Justia U.S. 9th Circuit Court of Appeals Opinion Summaries

Articles Posted in Environmental Law
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The Ninth Circuit reversed the district court's judgment setting aside a land-exchange agreement between the Secretary of the Interior and King Cove, an Alaska Native village corporation. King Cove seeks to use the land it will obtain in the exchange to build a road through the Izembek National Wildlife Refuge to allow access to the city of Cold Bay.The panel explained that one of the purposes of the Alaska National Interest Lands Conservation Act (ANILCA) is to address the economic and social needs of Alaskans. The panel concluded that the Secretary appropriately weighed those needs against the other statutory purposes in deciding whether to enter the land-exchange agreement. The panel disagreed with the district court's conclusion that the Secretary violated the Administrative Procedure Act by departing from his predecessor's position on the land exchange without adequate explanation. Rather, the panel concluded that the Secretary acknowledged the competing policy considerations and that the prior findings that keeping the area roadless would best protect the habitat and wildlife of the Izembek Refuge. Finally, the panel concluded that the land-exchange agreement is not subject to the special procedures that ANILCA requires for the approval of transportation systems. The panel agreed with the government that the Secretary need not follow the process because 16 U.S.C. 3192(h), the land-exchange provision that he invoked, was not an "applicable law" for purposes of Title XI of ANILCA. View "Friends of Alaska National Wildlife Refuges v. Haaland" on Justia Law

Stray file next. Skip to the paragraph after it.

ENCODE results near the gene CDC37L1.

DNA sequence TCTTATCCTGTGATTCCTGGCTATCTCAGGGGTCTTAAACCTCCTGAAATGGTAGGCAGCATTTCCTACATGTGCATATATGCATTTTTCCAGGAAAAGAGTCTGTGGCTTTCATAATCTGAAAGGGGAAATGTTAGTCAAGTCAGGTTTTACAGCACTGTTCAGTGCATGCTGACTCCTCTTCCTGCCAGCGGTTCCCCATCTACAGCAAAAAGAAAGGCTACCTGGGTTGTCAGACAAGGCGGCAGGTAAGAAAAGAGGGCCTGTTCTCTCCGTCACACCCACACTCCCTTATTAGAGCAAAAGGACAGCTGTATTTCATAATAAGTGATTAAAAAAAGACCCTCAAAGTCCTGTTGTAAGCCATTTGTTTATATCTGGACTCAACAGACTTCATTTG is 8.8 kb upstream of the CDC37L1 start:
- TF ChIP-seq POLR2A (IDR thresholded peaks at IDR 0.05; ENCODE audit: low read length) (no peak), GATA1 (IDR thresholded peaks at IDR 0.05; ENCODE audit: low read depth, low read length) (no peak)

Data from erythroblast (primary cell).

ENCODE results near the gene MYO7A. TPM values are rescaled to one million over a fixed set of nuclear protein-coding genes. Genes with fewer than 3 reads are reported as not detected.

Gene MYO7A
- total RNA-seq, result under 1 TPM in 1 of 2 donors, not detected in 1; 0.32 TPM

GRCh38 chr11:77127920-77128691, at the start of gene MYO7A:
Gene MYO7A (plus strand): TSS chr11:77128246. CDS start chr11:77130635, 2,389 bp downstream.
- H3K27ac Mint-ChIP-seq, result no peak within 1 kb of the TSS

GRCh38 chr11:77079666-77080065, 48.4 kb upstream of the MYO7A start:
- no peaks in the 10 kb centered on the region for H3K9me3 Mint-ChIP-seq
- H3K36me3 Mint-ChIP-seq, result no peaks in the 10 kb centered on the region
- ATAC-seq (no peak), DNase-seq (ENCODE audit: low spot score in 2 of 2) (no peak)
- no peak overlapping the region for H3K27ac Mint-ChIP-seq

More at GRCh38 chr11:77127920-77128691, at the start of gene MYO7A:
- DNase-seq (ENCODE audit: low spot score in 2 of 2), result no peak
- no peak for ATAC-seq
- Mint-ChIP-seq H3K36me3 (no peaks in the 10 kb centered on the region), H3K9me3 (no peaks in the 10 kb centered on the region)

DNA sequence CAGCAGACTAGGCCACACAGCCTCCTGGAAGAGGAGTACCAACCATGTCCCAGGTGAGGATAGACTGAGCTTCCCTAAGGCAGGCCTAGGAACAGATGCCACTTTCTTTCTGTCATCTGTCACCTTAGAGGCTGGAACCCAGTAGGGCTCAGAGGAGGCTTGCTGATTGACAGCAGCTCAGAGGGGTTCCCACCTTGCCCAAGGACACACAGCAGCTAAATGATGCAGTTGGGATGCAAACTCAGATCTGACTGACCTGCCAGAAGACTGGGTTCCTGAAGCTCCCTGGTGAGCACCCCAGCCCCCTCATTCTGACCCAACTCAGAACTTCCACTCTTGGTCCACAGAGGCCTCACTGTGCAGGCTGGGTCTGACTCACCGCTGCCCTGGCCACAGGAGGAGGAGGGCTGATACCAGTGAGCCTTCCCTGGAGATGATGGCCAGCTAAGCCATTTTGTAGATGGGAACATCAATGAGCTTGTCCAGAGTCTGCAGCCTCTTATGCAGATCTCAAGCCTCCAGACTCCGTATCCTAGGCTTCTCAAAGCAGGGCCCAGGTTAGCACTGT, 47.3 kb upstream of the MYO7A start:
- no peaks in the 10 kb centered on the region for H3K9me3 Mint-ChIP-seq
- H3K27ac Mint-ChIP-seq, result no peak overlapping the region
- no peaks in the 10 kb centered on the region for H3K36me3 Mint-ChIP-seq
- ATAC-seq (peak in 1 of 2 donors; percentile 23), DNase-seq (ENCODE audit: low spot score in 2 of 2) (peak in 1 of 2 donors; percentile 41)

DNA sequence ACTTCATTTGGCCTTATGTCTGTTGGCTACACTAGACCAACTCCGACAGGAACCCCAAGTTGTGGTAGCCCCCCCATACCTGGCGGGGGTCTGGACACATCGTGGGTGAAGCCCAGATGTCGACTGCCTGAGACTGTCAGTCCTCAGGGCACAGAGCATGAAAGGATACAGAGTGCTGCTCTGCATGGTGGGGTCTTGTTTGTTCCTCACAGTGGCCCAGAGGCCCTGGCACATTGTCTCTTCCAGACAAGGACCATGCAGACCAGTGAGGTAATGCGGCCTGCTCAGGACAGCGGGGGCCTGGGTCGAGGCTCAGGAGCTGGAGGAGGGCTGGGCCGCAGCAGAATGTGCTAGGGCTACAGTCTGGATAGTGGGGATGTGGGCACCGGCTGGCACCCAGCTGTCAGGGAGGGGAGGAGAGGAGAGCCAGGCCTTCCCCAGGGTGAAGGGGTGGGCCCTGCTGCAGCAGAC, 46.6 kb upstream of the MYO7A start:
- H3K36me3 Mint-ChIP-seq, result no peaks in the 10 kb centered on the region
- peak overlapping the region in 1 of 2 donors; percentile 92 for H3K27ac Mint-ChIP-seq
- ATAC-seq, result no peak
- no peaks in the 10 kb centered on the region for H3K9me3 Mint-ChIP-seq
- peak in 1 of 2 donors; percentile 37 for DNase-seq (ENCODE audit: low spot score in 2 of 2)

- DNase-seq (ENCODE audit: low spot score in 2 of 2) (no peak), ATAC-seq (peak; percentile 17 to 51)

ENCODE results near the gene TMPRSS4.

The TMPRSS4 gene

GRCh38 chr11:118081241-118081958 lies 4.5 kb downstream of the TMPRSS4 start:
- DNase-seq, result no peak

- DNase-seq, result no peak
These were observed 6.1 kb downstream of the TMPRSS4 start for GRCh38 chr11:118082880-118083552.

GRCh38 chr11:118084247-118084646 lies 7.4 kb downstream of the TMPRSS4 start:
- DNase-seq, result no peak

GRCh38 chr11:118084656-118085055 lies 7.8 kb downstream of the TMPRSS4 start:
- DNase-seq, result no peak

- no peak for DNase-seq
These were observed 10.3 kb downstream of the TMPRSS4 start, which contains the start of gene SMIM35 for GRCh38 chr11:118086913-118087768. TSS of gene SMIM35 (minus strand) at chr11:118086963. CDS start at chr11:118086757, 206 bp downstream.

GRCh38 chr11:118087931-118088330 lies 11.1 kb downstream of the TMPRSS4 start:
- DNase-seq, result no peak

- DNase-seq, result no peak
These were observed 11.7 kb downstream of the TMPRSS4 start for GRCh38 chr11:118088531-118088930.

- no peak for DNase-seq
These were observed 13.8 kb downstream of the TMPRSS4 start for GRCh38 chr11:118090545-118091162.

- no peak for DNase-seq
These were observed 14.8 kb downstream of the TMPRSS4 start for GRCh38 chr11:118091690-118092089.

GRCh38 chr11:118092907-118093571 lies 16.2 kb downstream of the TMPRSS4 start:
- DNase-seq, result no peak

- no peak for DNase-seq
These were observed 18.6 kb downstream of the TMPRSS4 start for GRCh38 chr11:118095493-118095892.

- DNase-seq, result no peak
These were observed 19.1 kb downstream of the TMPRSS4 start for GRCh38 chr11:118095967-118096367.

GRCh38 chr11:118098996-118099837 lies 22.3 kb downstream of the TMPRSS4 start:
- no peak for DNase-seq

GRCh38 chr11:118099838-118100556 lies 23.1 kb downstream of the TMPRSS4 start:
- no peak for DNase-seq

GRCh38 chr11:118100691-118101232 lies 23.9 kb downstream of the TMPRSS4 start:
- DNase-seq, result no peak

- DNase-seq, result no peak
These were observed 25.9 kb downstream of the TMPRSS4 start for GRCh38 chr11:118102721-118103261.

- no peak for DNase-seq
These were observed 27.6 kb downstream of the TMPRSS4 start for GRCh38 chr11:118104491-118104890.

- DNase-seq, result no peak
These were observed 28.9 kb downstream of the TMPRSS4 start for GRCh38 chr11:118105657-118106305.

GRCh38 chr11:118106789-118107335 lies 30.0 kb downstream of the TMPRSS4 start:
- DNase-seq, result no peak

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The Ninth Circuit affirmed the district court's grant of summary judgment in favor of the Service in an action challenging the Service's "barred owl removal experiment," which was designed to protect the northern spotted owl, a threatened species under the Endangered Species Act (ESA). The panel held that this experiment will produce a "net conservation benefit" under the plain language of the ESA’s implementing regulations because it allows the agency to obtain critical information to craft a policy to protect threatened or endangered species. The panel also held that the Service did not have to conduct a supplemental environmental impact statement under the National Environmental Policy Act (NEPA) because it had adequately contemplated this experiment in its earlier analysis. Accordingly, the Service complied with both the ESA and NEPA in issuing the permits and safe harbor agreements. View "Friends of Animals v. United States Fish and Wildlife Service" on Justia Law